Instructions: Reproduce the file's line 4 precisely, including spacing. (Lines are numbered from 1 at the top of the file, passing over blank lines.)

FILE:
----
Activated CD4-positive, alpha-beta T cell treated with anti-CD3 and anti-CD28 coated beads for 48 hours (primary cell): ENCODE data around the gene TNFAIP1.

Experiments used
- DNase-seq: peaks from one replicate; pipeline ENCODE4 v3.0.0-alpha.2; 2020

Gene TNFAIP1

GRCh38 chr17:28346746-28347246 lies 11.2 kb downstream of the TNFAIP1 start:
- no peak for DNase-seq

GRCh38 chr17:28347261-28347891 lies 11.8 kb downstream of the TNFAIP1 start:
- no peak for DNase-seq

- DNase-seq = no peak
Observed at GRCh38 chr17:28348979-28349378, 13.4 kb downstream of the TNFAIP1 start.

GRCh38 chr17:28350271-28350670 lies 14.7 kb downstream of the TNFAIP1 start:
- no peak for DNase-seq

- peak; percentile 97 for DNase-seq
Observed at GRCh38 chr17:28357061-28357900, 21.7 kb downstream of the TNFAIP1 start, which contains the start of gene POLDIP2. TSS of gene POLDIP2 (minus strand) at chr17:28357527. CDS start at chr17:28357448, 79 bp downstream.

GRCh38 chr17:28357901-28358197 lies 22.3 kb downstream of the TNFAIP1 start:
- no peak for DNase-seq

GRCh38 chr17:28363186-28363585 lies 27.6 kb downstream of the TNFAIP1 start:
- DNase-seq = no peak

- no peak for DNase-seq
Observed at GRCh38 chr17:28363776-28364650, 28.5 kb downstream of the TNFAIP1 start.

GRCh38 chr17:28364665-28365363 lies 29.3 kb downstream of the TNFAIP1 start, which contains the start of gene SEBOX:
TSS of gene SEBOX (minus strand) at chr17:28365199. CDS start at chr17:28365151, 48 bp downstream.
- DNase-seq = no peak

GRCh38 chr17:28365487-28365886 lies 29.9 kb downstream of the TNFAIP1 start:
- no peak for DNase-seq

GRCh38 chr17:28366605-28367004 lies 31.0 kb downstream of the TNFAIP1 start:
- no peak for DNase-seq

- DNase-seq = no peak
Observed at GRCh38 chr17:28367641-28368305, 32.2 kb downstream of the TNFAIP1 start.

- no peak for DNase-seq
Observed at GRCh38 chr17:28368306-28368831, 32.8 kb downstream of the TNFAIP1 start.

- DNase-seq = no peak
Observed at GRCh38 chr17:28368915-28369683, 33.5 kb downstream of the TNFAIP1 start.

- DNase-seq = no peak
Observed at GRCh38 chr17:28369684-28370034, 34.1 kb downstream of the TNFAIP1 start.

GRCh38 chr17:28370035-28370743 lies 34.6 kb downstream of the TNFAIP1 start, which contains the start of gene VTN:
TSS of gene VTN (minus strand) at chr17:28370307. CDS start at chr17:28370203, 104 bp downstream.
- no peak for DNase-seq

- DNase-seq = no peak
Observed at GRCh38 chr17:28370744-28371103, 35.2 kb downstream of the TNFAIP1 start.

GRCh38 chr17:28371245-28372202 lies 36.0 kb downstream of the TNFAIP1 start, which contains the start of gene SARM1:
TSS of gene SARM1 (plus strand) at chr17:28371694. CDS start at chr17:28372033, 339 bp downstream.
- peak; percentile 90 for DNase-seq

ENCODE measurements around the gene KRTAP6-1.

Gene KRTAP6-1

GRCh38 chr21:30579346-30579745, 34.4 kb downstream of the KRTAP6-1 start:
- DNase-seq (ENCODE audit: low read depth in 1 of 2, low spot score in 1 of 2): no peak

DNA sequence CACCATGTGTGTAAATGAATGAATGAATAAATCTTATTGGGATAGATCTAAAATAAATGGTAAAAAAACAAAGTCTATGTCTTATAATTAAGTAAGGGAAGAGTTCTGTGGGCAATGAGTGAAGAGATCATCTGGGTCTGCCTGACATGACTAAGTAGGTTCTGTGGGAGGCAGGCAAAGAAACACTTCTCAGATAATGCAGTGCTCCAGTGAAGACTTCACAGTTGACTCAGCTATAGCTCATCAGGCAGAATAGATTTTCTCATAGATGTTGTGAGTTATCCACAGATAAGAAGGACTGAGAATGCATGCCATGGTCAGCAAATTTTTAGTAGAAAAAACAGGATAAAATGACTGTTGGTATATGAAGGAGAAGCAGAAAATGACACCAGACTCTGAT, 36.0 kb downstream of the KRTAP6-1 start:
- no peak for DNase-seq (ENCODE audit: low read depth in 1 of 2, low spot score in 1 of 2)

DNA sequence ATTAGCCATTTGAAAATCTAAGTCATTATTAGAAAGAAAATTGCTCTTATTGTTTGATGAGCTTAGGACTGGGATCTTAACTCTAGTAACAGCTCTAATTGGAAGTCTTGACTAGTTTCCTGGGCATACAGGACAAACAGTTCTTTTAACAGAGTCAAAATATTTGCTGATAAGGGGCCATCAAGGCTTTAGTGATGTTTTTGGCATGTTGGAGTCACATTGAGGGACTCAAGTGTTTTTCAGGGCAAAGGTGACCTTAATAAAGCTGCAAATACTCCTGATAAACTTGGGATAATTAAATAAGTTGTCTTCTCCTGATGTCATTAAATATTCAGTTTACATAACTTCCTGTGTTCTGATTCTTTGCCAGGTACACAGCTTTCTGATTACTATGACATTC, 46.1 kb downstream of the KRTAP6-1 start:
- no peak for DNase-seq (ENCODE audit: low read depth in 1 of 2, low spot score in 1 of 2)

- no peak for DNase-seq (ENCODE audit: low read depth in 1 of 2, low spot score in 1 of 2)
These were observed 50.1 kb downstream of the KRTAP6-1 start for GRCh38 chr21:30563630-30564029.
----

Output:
Gene TNFAIP1